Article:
Thursday, May 27, 2010

Advocacy Update - Good News

The House Appropriations Committee on General Government is recommending sustained funding for the grants programs of the North Carolina Arts Council. 

The Chairs of Appropriations are likely to meet throughout the Memorial Day weekend and will likely come out with a budget next week. If they accept the General Government Committee's recommendation, then we go into the final budget negotiations with sustained funding recommended by both the House and the Governor's budget. 

This is all very promising news. Please stay tuned in the event a Call to Action is needed.

We also expect that the House Education Committee will hear Representative Becky Carney's substitute bill for Senate Bill 66, requiring one unit in the arts for high school graduation. Carney's bill will also begin the process for the State Departments of Education and Cultural Resources to create, recommend, and consider funding needs for a comprehensive arts education plan. Again, this is exceedingly promising. 

The bill is tentatively scheduled to be heard on Tuesday, June 1st, at 11 AM in room 643 of the Legislative Office Building; the public is invited to attend.

ARTS Day was a tremendous success. Byron Woods with the Independent Weekly has written a thoughtful and extensive article on arts activism – take a look here

All in all, it is has been a most encouraging two weeks for the arts at the General Assembly. We would be remiss if we did not credit Secretary Linda Carlisle, Legislative Liaison Melanie Soles, and Representative Becky Carney for their exemplary leadership.

Thursday, May 20, 2010

Speak for the Arts - Monday May 24 in Raleigh

We need you to continue to speak for the arts!

We have just learned that the House Appropriations Committee will hold a  
public hearing on the state budget on Monday, May 24th.

The hearing will be held from 7-10 p.m. at the McKimmon Center on the campus of North Carolina State University. Three community colleges across the state will host interactive broadcasts of the hearing and it will also be streamed live on the Internet.


Every individual action is hugely significant in the accelerated budget process for 2010-11.

Committee members would like to invite members of the public to offer suggestions and comments about the budget. Each speaker will have up to two minutes to share information. 

Email comments concerning the budget may be sent to up to midnight of May 25. 

Written comments postmarked by May 25 may be sent to House Appropriations Committee, Suite 401, Legislative Office Building, 300 N. Salisbury Street, Raleigh, NC, 27603-5925. 

Additional information will be available at
The community colleges that will serve as host sites are:
Bladen Community College, Dublin
Central Piedmont Community College, Charlotte
Southwestern Community College, Sylva

Visit for contact information and driving directions to each campus.

Call to Action: Ask the "Big Chairs" to sustain funding for the North Carolina Arts Council.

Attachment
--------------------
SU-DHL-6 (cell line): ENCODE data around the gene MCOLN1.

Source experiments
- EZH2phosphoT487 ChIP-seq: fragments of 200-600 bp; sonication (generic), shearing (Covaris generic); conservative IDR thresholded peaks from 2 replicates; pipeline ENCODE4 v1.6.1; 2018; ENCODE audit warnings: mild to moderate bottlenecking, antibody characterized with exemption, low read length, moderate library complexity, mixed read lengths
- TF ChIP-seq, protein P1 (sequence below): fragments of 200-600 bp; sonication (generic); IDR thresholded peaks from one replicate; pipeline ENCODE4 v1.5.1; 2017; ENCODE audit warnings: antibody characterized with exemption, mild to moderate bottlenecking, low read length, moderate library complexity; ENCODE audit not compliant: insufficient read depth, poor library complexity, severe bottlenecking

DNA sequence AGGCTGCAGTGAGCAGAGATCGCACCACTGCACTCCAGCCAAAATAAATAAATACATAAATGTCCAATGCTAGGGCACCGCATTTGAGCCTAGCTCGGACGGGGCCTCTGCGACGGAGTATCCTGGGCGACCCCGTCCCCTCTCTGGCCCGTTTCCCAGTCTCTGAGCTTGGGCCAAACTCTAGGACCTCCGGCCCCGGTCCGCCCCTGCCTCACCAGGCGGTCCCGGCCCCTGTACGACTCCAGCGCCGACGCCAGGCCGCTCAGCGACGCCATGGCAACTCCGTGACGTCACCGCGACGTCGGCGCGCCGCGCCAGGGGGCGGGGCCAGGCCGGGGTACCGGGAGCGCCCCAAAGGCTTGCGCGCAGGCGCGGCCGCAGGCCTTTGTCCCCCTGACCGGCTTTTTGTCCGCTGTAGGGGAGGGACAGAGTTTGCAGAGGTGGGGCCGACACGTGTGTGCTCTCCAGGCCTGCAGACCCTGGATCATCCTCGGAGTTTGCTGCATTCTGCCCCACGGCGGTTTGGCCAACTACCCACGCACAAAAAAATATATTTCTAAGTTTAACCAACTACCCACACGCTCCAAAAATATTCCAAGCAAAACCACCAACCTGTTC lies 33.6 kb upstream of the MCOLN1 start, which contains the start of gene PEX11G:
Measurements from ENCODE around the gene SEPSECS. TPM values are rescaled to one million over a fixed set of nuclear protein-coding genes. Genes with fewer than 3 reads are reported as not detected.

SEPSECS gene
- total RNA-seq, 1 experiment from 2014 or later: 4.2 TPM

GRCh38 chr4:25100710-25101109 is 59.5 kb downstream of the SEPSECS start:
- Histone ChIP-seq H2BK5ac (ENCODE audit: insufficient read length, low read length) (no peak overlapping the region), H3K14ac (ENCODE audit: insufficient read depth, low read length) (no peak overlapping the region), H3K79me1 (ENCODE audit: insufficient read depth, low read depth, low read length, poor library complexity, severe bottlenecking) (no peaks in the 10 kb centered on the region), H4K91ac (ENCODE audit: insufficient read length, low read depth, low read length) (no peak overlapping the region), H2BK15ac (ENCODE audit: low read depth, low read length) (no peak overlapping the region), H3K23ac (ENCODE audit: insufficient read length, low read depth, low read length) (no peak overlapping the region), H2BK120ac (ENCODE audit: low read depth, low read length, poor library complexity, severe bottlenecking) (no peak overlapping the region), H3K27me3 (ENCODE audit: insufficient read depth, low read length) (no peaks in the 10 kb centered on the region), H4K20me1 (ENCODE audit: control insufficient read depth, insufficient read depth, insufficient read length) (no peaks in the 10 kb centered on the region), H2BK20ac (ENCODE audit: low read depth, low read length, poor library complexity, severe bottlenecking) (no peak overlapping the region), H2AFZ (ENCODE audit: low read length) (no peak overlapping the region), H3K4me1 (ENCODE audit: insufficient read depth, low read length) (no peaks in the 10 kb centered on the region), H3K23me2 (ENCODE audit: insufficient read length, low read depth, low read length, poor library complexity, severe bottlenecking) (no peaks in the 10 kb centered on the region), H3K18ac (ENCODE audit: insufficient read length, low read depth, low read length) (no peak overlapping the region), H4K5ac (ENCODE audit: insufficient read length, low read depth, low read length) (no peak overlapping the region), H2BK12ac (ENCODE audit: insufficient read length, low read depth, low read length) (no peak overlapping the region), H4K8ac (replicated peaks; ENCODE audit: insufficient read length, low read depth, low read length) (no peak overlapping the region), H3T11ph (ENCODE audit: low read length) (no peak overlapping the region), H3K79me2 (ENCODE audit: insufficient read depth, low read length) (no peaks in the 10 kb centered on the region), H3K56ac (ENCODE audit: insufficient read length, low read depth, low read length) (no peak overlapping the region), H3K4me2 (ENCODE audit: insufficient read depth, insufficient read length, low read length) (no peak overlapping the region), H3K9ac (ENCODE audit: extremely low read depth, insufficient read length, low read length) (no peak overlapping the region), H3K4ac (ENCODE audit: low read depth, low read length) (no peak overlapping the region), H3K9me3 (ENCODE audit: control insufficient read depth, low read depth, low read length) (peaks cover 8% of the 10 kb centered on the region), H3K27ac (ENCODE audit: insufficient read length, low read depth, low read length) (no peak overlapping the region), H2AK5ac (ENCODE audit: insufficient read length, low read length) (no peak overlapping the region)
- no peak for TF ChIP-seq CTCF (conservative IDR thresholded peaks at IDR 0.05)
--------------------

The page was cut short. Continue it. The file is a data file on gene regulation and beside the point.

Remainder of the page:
Call to Action
Immediate Response Needed

Before we've even had a chance to inform everyone of the tremendous response at ARTS Day, we are propelled into the thick of the legislative budget process. We have received word that the House budget could be presented to the Appropriations Chairs as early as Thursday, May 27. The Senate budget included a 5% reduction in Grassroots Arts and a 7% reduction in Program Grants, and we want this money restored in the House budget.  
Every individual action is hugely significant in the accelerated budget process for 2010-11.

House General Government Committee will begin meeting on Tuesday morning. Therefore, if you live in the counties of either Representative Susan Fisher (Buncombe) or Alice Underhill (Craven), Co-Chairs of General Government, please call their offices immediately and either speak with their Legislative Assistant or leave a voice mail. Respectfully request that the House follow Governor Perdue's recommendation for sustained grants funding and please restore the 5% and 7% reductions made in the Senate budget.
  • Representative Susan Fisher: 919/715-2013
  • Representative Alice Underhill: 919/733-5853
The schedule indicates that General Government will present their recommendations to the Chairs of Appropriations/Base Budget on Thursday and that the Appropriations Chairs will continue to meet through the Memorial Day weekend. Therefore we are asking every advocate who receives this e-mail (please forward as well) to write a letter to the Appropriations Chairs requesting that the House budget follow Governor Perdue's recommended level of funding for the North Carolina Arts Council grants programs.

We regret to say that e-mail is no longer considered an effective form of mass communication. Our electronic program does allow the same process of creating a communication, only you will be cued to print letters rather than send e-mails. Please check the instructions included when you Take Action Now. When you Take Action Now, you will be directed to the key talking points for your letter.

It is imperative that the hard copy, first class letters be mailed no later than noon on Saturday, May 22.

Let us all join together to build the momentum begun at ARTS Day so necessary to sustain funding for the North Carolina Arts Council. Our industry can and will flourish if we speak for the arts. Now. Today.

Friday, May 14, 2010

Changes in Latitudes

We knew there would be work to do.  

In spite of the Biennium Budget and the 2010 Governor's Budget, we have indication that the grants programs of the North Carolina Arts Council may be cut by approximately 6%.  This represents $400,000+ reductions in the Grassroots Arts and Program Grant categories.  

This is the very reason you need to come to Raleigh for Arts Day, and we still have 25 places available.  If you have been on the fence about whether you were needed, join us in the pasture.
The Arts Education agenda item is also in motion, but in a different direction than previously stated.  Representative Becky Carney (Mecklenburg) will offer a House Education Committee substitute bill for Senate Bill 66 which requires one unit in the arts for high school graduation.  The proposal will strengthen the arts education policy momentum by requiring the State Board of Education to appoint a Task Force to consider and recommend policy, budget, and implementation plans for a K-12 arts education program in our public schools.